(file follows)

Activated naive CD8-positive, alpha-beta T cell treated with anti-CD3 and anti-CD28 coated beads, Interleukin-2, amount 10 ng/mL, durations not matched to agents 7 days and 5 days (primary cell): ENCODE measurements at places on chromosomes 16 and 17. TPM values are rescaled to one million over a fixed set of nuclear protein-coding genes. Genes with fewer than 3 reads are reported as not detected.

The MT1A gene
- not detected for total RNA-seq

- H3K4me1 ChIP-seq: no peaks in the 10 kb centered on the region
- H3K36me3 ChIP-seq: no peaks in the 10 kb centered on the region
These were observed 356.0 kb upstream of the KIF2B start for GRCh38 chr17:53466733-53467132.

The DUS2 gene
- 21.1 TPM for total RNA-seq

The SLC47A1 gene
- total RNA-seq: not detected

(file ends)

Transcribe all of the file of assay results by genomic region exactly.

Activated naive CD8-positive, alpha-beta T cell treated with anti-CD3 and anti-CD28 coated beads, Interleukin-2, amount 10 ng/mL, durations not matched to agents 7 days and 5 days (primary cell): ENCODE measurements at places on chromosomes 16 and 17. TPM values are rescaled to one million over a fixed set of nuclear protein-coding genes. Genes with fewer than 3 reads are reported as not detected.

The MT1A gene
- not detected for total RNA-seq

- H3K4me1 ChIP-seq: no peaks in the 10 kb centered on the region
- H3K36me3 ChIP-seq: no peaks in the 10 kb centered on the region
These were observed 356.0 kb upstream of the KIF2B start for GRCh38 chr17:53466733-53467132.

The DUS2 gene
- 21.1 TPM for total RNA-seq

The SLC47A1 gene
- total RNA-seq: not detected